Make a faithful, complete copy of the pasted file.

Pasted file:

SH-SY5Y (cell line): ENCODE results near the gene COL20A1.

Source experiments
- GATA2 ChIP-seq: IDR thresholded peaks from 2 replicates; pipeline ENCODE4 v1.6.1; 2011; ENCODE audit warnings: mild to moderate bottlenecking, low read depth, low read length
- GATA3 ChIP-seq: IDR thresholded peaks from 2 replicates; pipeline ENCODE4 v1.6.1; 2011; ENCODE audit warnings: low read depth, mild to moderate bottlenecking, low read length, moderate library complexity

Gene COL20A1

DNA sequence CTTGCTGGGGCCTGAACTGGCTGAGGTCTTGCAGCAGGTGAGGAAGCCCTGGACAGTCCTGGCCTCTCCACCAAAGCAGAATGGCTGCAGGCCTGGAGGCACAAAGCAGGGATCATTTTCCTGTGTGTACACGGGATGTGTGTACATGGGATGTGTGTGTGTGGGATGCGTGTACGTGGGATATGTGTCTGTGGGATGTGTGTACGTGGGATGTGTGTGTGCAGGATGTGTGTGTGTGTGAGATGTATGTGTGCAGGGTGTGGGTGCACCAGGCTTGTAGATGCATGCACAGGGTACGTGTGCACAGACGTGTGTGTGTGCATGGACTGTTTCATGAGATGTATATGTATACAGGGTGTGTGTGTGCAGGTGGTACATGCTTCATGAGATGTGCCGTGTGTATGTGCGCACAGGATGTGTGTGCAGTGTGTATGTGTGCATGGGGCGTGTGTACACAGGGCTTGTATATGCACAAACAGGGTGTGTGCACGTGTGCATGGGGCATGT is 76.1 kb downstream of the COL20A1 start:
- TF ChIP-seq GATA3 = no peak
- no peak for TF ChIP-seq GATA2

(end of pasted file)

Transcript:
SH-SY5Y (cell line): ENCODE results near the gene COL20A1.

Source experiments
- GATA2 ChIP-seq: IDR thresholded peaks from 2 replicates; pipeline ENCODE4 v1.6.1; 2011; ENCODE audit warnings: mild to moderate bottlenecking, low read depth, low read length
- GATA3 ChIP-seq: IDR thresholded peaks from 2 replicates; pipeline ENCODE4 v1.6.1; 2011; ENCODE audit warnings: low read depth, mild to moderate bottlenecking, low read length, moderate library complexity

Gene COL20A1

DNA sequence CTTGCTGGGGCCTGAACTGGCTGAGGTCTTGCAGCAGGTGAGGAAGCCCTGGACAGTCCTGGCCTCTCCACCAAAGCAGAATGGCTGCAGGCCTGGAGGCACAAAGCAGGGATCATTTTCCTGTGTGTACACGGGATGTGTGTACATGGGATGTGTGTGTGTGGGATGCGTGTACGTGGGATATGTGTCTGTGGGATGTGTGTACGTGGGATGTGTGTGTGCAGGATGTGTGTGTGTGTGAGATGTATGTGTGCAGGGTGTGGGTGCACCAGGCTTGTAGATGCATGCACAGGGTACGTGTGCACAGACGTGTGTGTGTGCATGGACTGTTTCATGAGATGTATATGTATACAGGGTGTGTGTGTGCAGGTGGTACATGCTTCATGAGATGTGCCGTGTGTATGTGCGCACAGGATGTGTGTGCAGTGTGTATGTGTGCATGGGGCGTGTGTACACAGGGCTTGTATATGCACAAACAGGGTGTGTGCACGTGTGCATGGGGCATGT is 76.1 kb downstream of the COL20A1 start:
- TF ChIP-seq GATA3 = no peak
- no peak for TF ChIP-seq GATA2